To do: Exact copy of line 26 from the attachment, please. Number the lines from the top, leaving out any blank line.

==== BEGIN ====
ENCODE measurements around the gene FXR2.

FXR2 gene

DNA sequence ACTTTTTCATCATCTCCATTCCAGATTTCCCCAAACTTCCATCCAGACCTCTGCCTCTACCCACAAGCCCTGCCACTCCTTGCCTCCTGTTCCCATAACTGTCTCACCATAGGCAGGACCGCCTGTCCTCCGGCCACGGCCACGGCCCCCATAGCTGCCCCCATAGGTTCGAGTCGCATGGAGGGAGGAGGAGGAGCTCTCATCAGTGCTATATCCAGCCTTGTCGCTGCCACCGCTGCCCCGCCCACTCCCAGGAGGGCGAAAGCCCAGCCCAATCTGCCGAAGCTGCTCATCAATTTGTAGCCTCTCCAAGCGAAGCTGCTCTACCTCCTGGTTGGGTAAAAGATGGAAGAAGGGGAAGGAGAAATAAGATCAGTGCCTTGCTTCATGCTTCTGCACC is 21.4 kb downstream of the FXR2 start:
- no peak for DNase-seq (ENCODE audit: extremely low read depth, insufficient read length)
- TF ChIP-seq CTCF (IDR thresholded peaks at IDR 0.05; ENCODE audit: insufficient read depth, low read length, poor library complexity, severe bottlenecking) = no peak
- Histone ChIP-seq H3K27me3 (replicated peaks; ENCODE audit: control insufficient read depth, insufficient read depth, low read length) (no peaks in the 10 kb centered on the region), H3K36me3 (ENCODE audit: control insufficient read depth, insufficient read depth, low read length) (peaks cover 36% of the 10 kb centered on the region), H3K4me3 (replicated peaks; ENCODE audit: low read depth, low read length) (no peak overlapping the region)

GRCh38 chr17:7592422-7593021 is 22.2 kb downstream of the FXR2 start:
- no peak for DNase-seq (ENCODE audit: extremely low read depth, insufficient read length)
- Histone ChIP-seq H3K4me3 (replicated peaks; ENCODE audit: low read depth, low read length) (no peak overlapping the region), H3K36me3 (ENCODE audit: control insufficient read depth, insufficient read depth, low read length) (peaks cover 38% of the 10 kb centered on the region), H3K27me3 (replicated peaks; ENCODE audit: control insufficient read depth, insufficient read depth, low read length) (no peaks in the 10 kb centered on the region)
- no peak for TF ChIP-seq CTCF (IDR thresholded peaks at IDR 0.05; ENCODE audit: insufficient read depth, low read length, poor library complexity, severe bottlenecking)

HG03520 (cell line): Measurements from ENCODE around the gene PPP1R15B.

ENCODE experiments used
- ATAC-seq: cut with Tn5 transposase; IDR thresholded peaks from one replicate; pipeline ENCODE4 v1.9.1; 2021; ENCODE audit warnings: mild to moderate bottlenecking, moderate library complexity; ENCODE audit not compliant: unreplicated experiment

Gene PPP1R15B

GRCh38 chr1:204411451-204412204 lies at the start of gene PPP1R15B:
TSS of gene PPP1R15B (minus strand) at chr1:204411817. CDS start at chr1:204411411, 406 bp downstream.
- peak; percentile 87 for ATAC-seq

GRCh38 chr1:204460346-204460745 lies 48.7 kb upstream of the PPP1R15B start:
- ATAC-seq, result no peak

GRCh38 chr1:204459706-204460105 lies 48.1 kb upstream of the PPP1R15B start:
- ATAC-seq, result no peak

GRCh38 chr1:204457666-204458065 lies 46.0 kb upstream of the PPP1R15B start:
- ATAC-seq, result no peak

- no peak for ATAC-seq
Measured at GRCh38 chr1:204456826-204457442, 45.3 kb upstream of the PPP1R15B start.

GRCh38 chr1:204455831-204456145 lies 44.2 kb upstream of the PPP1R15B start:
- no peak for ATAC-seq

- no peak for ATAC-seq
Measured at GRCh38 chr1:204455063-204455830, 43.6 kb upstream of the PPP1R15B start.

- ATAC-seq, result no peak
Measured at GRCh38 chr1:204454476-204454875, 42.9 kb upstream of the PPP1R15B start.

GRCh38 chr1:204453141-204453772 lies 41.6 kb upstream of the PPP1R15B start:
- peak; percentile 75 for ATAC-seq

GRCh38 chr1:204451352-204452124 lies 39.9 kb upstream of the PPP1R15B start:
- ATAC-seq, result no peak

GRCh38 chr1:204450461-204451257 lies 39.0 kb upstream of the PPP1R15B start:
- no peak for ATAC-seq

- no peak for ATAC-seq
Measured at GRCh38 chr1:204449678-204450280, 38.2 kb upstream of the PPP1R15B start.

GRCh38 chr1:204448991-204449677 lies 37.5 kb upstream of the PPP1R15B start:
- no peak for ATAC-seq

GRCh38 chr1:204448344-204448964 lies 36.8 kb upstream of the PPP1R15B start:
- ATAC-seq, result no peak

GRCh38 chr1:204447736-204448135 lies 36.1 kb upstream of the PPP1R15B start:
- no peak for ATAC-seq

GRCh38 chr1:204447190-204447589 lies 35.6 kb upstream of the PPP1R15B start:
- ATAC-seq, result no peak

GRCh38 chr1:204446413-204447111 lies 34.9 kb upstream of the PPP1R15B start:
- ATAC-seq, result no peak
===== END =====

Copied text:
GRCh38 chr1:204455831-204456145 lies 44.2 kb upstream of the PPP1R15B start: